So, just to reiterate and clarify:

  • The ABO was formed by the AOA, AAO, ASCO and AOSA to oversee the original, voted in board certification process.
  • The ABCO was formed in response to the creation of the ABO and is supported by the AOS but is a separate entity of the AOS.  They disagree with the notion of board certification in optometry yet they have decided to offer their own Maintenance of Certification program to optometry school graduates who have passed the national board exams.

Currently, there is a lawsuit filed by the AOS against the ABO.  The ABO has been ordered to stop making statements that suggest their board certification signifies attaining a higher competency than that earned from normal licensure.  The AOS also claims that the ABO’s use of the term “board certification” is misleading and confusing to the public, who may associate this with the board certification required in other medical fields, which is different.  The case is now underway and you can follow any recent developments from both sides, at the AOS website and at the AOA blog.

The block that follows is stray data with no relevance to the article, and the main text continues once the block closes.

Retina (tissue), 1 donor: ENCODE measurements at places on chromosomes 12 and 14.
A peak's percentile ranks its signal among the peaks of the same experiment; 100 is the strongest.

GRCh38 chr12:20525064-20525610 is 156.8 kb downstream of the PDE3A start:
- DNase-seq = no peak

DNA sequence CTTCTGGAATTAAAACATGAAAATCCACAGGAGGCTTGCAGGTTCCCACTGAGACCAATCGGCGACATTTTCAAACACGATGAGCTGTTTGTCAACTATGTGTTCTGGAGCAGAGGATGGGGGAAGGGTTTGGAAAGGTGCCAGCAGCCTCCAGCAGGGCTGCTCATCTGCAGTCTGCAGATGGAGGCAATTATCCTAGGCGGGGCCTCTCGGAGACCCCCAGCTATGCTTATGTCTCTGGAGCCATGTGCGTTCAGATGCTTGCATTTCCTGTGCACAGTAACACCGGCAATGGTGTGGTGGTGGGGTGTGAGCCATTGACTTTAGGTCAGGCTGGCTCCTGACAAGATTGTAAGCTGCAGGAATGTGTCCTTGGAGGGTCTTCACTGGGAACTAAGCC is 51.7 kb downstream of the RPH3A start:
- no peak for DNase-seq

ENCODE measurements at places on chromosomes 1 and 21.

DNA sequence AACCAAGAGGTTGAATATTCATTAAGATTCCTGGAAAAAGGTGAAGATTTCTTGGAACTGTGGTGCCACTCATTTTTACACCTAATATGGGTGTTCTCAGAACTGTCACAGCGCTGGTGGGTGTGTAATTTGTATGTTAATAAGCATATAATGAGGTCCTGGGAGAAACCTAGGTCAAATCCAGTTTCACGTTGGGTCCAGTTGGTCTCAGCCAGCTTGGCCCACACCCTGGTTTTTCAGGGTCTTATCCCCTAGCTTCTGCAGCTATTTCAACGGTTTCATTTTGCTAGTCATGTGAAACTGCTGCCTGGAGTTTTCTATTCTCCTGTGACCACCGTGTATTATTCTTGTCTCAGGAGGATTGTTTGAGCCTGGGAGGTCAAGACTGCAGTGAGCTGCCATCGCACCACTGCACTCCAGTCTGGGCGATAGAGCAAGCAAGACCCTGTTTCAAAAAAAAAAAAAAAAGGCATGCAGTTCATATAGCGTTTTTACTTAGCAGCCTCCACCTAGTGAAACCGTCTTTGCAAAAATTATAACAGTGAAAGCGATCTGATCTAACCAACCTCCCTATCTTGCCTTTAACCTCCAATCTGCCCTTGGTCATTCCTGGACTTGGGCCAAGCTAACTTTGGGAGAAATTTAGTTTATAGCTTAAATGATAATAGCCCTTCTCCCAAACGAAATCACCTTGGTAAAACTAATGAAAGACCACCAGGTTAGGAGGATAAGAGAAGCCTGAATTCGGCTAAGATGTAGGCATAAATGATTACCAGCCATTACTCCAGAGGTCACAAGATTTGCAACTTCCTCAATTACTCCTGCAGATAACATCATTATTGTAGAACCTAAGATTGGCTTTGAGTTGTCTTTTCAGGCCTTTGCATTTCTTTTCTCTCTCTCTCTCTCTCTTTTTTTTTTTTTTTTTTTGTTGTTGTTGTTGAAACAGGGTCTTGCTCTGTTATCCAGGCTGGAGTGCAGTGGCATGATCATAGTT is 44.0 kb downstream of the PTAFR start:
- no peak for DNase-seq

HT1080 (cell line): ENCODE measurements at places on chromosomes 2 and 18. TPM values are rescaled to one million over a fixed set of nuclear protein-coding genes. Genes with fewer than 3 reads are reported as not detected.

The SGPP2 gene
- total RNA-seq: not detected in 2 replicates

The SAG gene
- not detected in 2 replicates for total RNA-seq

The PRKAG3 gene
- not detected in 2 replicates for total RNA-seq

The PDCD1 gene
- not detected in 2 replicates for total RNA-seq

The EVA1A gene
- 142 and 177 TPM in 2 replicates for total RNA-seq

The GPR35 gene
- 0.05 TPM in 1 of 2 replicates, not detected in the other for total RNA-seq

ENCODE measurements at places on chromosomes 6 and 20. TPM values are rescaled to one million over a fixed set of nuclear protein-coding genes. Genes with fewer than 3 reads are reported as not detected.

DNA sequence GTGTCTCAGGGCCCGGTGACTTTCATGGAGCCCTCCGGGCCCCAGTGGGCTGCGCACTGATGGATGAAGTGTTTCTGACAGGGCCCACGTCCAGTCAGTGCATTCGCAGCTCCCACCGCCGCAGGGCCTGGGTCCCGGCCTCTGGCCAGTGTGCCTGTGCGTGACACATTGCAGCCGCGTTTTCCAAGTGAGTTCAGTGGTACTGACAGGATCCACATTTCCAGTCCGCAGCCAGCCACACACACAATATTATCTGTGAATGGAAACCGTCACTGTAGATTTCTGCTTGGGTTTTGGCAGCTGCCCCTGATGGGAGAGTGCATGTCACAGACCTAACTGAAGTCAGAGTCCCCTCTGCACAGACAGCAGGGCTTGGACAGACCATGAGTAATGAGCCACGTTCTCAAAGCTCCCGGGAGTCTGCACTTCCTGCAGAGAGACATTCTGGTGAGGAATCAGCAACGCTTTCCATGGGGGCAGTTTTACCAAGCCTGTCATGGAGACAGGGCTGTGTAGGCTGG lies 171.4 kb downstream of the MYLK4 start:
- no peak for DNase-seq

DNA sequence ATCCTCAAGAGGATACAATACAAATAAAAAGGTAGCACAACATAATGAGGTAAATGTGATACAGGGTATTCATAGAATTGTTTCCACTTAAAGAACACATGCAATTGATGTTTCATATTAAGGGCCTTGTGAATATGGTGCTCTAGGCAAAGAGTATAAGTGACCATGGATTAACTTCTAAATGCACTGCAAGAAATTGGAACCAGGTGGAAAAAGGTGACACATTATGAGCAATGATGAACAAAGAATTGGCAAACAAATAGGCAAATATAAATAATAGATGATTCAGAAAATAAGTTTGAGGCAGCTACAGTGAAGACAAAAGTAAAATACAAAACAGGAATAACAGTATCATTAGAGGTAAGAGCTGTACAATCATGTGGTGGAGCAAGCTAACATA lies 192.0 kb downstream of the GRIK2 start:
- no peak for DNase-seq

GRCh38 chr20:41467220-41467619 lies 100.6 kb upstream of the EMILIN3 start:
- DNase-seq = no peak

All things considered…

In the future, will Medicare and other health care plans require that the provider be board certified?  Is it possible that optometrists will be excluded under future health care plans if they aren’t board certified?  Will opposition like the AOS continue to grow, or will board certification become a mainstay within the optometry profession?  As I mentioned before, there are many more details that go into this topic, which is becoming increasingly divisive to the optometry profession.  What do you think about board certification and everything surrounding this issue?  If you have any questions or comments, we would love to hear them!